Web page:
Proceedings Magazine - April 1938 Vol. 64/4/422

Cover Story

I

It is always possible to do infinite harm with the best intentions in the world. Perhaps nowhere is this more apparent than in cases where natural economic laws are tampered with.

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  • A Merchant Marine Policy
    By R. T. Merrill, General Marine Superintendent, Merchants and Miners Transportation Co.

    I

    It is always possible to do infinite harm with the best intentions in the world. Perhaps nowhere is this more apparent than in cases where natural economic laws are tampered with.

  • Transatlantic Aviation as an Adjunct to Merchant Shipping
    By W. H. Coverdale, President, American Export Lines, Inc.

    A little over a century ago American merchant ships captured first position on the seas of the world and so far outdistanced competition that there was no second. Previously, for three centuries, domination of the valuable trade routes of...

  • A Brief History of the American Merchant Marine
    By Lieutenant Ralph R. Gurley, U. S. Navy

    Practically since the very beginning of our country a merchant marine has been considered only in the light of a business venture, the success of which was dependent upon character of services rendered, the availability of cargoes, and ability to...

  • Some Aspects of the Personnel Problem in Our Merchant Marine
    By Rear Admiral G. J. Rowcliff, U. S. Navy

    Every man, woman, and child in the United States of America has a stake directly or indirectly in the creation and operation of an efficient and sufficient merchant fleet under our national flag. By such a fleet our goods, and particularly our...

  • American Shipping Subsidies
    By Lieutenant Lane C. Kendall, U. S. Marine Corps Reserve
    A great program for American shipping, designed to rejuvenate our Merchant Marine, has recently been announced by the United States Maritime Commission. Ninety-five ships are to be constructed, and trade routes are to be changed to fit existing...
  • The Necessity for a Definite Shipping Replacement Program
    By H. Gerrish Smith, President, National Council of American Shipbuilders

    The people of the United States through their Representatives in Congress have decreed that this country shall have a merchant marine adequate to meet the requirements of commerce, and as an auxiliary to national...

  • Our Nation's Inland Seas
    By C. C. Hanks and R. B. Falkiner

    Ever since Chevalier de la Salle sailed away in his Griffin one day in 1679, men have heard the call of trade on the now familiar waters of the Great Lakes. The Lakes have furnished tragedy, romance, drama. The canoes of the Chippewas...

  • What Ails Our Merchant Marine
    By Lieutenant Commander Louis Di Palma, U. S. Naval Reserve

    IN THE public press one often reads statements and editorials by various individuals. Some of these individuals are connected in one way or another with ships and shipping; others, though not connected with either, feel that they know something...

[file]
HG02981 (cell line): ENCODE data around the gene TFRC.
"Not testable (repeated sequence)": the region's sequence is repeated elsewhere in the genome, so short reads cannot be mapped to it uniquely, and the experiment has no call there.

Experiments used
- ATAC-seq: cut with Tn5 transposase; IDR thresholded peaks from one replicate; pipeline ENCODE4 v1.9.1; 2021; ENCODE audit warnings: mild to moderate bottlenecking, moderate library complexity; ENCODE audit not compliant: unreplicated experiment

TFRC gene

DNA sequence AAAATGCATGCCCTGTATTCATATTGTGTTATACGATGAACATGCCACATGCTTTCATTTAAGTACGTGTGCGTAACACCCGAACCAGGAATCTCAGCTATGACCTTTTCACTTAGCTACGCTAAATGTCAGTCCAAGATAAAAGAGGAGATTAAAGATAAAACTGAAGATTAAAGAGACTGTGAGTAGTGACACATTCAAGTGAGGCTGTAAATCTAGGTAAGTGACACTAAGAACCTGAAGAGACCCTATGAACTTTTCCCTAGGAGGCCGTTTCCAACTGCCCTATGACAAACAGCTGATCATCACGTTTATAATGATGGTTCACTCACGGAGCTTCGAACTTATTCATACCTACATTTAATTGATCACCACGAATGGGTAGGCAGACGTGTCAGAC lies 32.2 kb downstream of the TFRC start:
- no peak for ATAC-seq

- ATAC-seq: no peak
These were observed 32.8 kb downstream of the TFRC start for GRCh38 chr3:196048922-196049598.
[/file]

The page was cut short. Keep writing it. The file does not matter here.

• The Shipowner Must Mend His Ways
    By Stanley A. Wheeler

    LABOR relations in the shipping industry have long been characterized by an unenlightened attitude on the part of both employer and employee. The employer, for his part, has in the past imposed long hours, low wages, and cramped quarters. The...

  • Shore Administration of a Shipping Company
    By Lieutenant Matthew Radom, U. S. Naval Reserve

    It has been recently announced that naval officers will be examined in their promotion examinations on matters pertaining to the American Merchant Marine. An understanding of how our maritime business is administered ashore may be of assistance...

  • Modernize the Navigation Laws for the Merchant Marine
    By Lieutenant Edward B. Ellis, U. S. Naval Reserve

    DURING several years' experience in the Merchant Marine as a ship's officer the writer has observed, read about, and heard of more or less serious breaches of discipline. The writer is not a lawyer but he does believe that there is urgent...

  • Is It Possible?
    By Brockholst Livingston

    I present to the Congress the question of whether or not the United States should have an adequate merchant marine.”1

    The answer to that question was given by Congress, acting for the people, in what is known as the...

  • Discussions, Comments and Notes

    Introducing the American Merchant Marine into High Schools

  • Book Reviews

    THE CASSONS ROLL-A MILITARY SURVEY OF EUROPE. By Hanson W. Baldwin. New York: Alfred A. Knopf. 323 pages. 1938. $2.50. REVIEWED BY CAPTAIN W. D. PULESTON, U. S. NAVY (RETIRED)

    Hanson Baldwin's book is stimulating and that is the...

  • Notes on International Affairs
    Prepared by Professor Allan Westcott, U.S. Naval Academy

    FROM FEBRUARY 3 TO MARCH 3

    CENTRAL EUROPE

  • Professional Notes
  • Photographs

 
 

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